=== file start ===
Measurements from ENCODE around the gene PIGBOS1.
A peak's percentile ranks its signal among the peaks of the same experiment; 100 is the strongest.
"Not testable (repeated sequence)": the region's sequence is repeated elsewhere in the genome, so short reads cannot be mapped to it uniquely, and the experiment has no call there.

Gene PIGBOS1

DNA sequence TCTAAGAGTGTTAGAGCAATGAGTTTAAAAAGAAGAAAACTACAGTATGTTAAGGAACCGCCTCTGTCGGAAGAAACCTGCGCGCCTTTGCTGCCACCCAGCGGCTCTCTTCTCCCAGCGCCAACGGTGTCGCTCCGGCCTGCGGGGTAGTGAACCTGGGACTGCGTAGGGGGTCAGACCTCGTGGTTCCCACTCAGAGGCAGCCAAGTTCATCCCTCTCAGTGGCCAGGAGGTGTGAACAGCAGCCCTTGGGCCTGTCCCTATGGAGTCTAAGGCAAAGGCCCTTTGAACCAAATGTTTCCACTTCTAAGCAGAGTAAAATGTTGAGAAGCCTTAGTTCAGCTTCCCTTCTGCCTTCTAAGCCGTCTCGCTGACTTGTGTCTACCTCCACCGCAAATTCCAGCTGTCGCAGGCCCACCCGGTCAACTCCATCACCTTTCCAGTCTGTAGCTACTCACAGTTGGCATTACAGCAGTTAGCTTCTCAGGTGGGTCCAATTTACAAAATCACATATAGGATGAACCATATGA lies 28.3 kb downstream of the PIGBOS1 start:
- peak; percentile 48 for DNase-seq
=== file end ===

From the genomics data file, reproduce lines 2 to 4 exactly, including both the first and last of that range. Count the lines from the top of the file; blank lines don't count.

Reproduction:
A peak's percentile ranks its signal among the peaks of the same experiment; 100 is the strongest.
"Not testable (repeated sequence)": the region's sequence is repeated elsewhere in the genome, so short reads cannot be mapped to it uniquely, and the experiment has no call there.

Gene PIGBOS1